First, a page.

Thought Leadership

Safety, Security and IEC 62304 Compliance

By Scot Morrison

Before we begin, let’s define and disambiguate safety and security. Safety is about protecting people and equipment when a device malfunctions (like risk of injury and death). Meanwhile, security is about protecting the device and network from the negative influences of the outside world (like risk of patients’ personal data being leaked).

Despite the distinction, security issues can easily become safety issues. For example, a malicious cyber-attack, designed to disable or subvert safety mechanisms in the device can be disastrous. Likewise, if a safety issue is found, future attacks can trigger a security issue.

In order to define the safety and security requirements, the International Electrotechnical Commission (IEC) implemented a software lifecycle process foundation with the creation of IEC/ISO 62304 as the lead standard that defines the steps from beginning of the software development process through the completion and maintenance.

1. Classify software systems based on the patient impact if they fail

This classification include: • Class A: No injury or damage • Class B: Non-serious injury• Class C: Death or serious injury. However, interdependence between hardware and software makes these categories less rigid. For example, in a Class C device if the software system is not directly involved in treating a patient, and if the data is available through other mechanisms, the software system can be Class A.

2. Define device requirements, covering every possible aspect of operation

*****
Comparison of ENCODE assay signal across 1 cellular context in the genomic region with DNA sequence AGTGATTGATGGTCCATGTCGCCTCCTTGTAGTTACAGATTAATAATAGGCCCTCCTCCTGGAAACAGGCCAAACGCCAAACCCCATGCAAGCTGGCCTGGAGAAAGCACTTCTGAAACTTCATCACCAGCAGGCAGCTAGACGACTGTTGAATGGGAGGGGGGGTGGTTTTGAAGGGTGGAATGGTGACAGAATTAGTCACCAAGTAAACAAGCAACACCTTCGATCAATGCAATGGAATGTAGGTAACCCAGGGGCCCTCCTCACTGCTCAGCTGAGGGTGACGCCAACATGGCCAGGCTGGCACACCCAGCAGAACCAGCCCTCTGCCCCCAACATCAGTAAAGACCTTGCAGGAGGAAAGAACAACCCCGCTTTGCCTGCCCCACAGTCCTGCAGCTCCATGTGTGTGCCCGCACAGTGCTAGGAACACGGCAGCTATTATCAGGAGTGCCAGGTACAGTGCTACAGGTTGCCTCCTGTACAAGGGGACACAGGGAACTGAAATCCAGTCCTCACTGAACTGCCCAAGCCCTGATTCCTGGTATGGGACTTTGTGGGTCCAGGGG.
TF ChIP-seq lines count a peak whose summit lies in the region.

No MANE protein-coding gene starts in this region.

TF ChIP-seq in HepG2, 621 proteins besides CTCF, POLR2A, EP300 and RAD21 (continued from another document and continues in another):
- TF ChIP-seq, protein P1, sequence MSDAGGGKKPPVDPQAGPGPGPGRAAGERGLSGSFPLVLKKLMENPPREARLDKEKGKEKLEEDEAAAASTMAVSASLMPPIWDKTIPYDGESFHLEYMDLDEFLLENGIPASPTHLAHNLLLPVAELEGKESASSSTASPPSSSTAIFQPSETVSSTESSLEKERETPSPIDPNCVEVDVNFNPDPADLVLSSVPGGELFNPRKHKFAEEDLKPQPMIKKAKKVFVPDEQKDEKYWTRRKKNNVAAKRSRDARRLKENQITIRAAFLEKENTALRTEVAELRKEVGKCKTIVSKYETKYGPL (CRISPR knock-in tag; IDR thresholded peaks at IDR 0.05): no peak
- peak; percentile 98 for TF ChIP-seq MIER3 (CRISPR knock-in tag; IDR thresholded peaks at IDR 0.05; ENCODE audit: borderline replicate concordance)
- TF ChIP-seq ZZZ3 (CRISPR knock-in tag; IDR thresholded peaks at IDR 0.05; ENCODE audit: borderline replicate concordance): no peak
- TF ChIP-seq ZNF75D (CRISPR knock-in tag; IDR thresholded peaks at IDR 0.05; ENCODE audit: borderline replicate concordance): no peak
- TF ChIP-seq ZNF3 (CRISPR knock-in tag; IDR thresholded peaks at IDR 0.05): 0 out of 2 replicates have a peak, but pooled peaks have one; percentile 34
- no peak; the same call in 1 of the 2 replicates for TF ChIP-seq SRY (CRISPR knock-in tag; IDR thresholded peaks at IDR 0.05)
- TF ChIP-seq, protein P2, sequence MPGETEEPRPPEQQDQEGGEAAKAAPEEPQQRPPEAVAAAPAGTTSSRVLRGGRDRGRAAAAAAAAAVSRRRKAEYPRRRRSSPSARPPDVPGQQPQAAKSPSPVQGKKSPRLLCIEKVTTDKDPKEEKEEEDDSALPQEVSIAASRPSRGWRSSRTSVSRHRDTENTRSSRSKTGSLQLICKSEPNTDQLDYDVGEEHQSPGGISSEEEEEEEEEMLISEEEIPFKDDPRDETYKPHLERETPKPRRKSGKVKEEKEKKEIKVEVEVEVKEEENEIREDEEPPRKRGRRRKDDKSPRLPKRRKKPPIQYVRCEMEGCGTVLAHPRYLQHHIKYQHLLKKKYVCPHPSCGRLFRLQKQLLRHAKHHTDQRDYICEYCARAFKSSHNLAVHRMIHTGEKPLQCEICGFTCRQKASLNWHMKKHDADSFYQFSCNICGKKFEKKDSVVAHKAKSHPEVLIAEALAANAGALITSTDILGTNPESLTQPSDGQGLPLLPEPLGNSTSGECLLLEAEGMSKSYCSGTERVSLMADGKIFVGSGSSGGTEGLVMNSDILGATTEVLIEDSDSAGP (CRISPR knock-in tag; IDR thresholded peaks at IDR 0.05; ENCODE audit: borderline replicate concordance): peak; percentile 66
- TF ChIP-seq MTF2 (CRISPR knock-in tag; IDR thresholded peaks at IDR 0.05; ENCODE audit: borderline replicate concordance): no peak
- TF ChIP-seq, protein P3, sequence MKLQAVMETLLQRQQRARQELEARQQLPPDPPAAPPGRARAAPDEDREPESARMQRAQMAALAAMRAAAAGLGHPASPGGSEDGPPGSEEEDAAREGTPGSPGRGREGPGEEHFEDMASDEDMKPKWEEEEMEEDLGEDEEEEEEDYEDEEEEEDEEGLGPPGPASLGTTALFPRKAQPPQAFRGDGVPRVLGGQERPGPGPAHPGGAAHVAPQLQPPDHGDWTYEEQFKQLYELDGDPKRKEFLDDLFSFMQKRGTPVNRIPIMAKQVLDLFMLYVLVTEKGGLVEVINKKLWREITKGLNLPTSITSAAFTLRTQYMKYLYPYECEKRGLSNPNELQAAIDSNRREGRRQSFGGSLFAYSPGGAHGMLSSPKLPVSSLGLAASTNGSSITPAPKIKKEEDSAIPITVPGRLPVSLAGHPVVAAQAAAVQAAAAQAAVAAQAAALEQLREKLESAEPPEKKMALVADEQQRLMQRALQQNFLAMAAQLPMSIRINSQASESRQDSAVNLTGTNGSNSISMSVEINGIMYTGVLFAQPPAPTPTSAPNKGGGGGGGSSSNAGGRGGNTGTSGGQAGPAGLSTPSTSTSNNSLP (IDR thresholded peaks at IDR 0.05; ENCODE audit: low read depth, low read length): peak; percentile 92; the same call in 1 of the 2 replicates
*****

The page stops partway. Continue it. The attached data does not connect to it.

There are 12 categories of requirements that run from the obvious (e.g., functional capabilities) to several topics that are rarely considered in other industries, such as alarms, regulatory requirements, in-field maintenance requirements, etc. 

The collection of the requirements and the device risk analysis must be in sync, and when one changes, the other must be considered.

3. Define the software architecture and design 

The system architecture and software design – segregation, verification, operation, maintenance, installation, and commissioning must all be considered. 

Much like the risk analysis and the requirements, the influence between the architecture and design is such that a change to one, triggers the review of the other (and perhaps the risk analysis and requirements as well).

4. Develop the device’s software units and perform unit testing

Once the components have been created, they must be verified at the unit level as stand-alone elements. This allows for a deeper and more complete level of verification for each component before system integration and it increases the likelihood that latent defects will be uncovered. Note that verification at this level does not just mean unit testing, but also includes activities like static code analysis and inspections. IEC 62304 also requires software development to consider fault handling, memory management, data and control flow, etc. as part of the unit verification. 

5. Integrate the device components

Once the system’s components have been individually verified, they must then be integrated. Special attention must be given to components that were not developed by internal teams and processes. For life critical systems, you need to use trusted suppliers, with well-defined processes, and preferably with certified/certifiable solutions to support safety requirements. 

6. Validate that all safety requirements are fulfilled

At this point the device has come together, and the system requirements have been verified. It is necessary to make certain that all of the original requirements have formal tests associated with them, that they are executed correctly, and that the records are available as part of the regulatory acceptance process.

When it comes to safety and security of medical devices, there is a lot more depth that can be delved into. There are steps beyond this (release, manufacturing, maintenance, etc.), but they are out of the scope of this blog. For now.

Learn more in this recent white paper Building Functionality Safety and Security into Medical Devices

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This article first appeared on the Siemens Digital Industries Software blog at